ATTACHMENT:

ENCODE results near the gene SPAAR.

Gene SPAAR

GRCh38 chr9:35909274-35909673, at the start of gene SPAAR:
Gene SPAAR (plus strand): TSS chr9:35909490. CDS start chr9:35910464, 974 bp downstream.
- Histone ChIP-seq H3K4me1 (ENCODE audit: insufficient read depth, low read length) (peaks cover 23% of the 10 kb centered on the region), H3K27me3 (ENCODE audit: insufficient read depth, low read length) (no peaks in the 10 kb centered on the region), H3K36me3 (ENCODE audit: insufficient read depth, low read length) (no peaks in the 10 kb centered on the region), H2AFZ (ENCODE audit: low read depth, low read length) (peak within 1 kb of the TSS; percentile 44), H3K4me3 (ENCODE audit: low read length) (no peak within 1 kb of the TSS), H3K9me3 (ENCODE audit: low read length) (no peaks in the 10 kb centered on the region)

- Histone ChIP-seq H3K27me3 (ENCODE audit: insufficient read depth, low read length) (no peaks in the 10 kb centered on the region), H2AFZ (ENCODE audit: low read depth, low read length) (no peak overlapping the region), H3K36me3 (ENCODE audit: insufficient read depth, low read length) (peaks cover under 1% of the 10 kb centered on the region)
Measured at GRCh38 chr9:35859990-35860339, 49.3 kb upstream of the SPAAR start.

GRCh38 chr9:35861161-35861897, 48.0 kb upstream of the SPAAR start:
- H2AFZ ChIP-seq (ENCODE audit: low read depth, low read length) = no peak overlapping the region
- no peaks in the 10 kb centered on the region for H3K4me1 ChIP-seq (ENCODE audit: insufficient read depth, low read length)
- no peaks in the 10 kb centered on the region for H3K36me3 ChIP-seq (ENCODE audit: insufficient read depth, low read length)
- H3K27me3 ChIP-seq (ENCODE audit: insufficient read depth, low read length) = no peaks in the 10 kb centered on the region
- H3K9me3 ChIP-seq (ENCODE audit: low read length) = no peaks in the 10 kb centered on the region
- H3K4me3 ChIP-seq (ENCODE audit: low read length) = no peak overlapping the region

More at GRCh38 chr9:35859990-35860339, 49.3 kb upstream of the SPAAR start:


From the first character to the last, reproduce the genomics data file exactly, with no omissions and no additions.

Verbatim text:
ENCODE results near the gene SPAAR.

Gene SPAAR

GRCh38 chr9:35909274-35909673, at the start of gene SPAAR:
Gene SPAAR (plus strand): TSS chr9:35909490. CDS start chr9:35910464, 974 bp downstream.
- Histone ChIP-seq H3K4me1 (ENCODE audit: insufficient read depth, low read length) (peaks cover 23% of the 10 kb centered on the region), H3K27me3 (ENCODE audit: insufficient read depth, low read length) (no peaks in the 10 kb centered on the region), H3K36me3 (ENCODE audit: insufficient read depth, low read length) (no peaks in the 10 kb centered on the region), H2AFZ (ENCODE audit: low read depth, low read length) (peak within 1 kb of the TSS; percentile 44), H3K4me3 (ENCODE audit: low read length) (no peak within 1 kb of the TSS), H3K9me3 (ENCODE audit: low read length) (no peaks in the 10 kb centered on the region)

- Histone ChIP-seq H3K27me3 (ENCODE audit: insufficient read depth, low read length) (no peaks in the 10 kb centered on the region), H2AFZ (ENCODE audit: low read depth, low read length) (no peak overlapping the region), H3K36me3 (ENCODE audit: insufficient read depth, low read length) (peaks cover under 1% of the 10 kb centered on the region)
Measured at GRCh38 chr9:35859990-35860339, 49.3 kb upstream of the SPAAR start.

GRCh38 chr9:35861161-35861897, 48.0 kb upstream of the SPAAR start:
- H2AFZ ChIP-seq (ENCODE audit: low read depth, low read length) = no peak overlapping the region
- no peaks in the 10 kb centered on the region for H3K4me1 ChIP-seq (ENCODE audit: insufficient read depth, low read length)
- no peaks in the 10 kb centered on the region for H3K36me3 ChIP-seq (ENCODE audit: insufficient read depth, low read length)
- H3K27me3 ChIP-seq (ENCODE audit: insufficient read depth, low read length) = no peaks in the 10 kb centered on the region
- H3K9me3 ChIP-seq (ENCODE audit: low read length) = no peaks in the 10 kb centered on the region
- H3K4me3 ChIP-seq (ENCODE audit: low read length) = no peak overlapping the region

More at GRCh38 chr9:35859990-35860339, 49.3 kb upstream of the SPAAR start: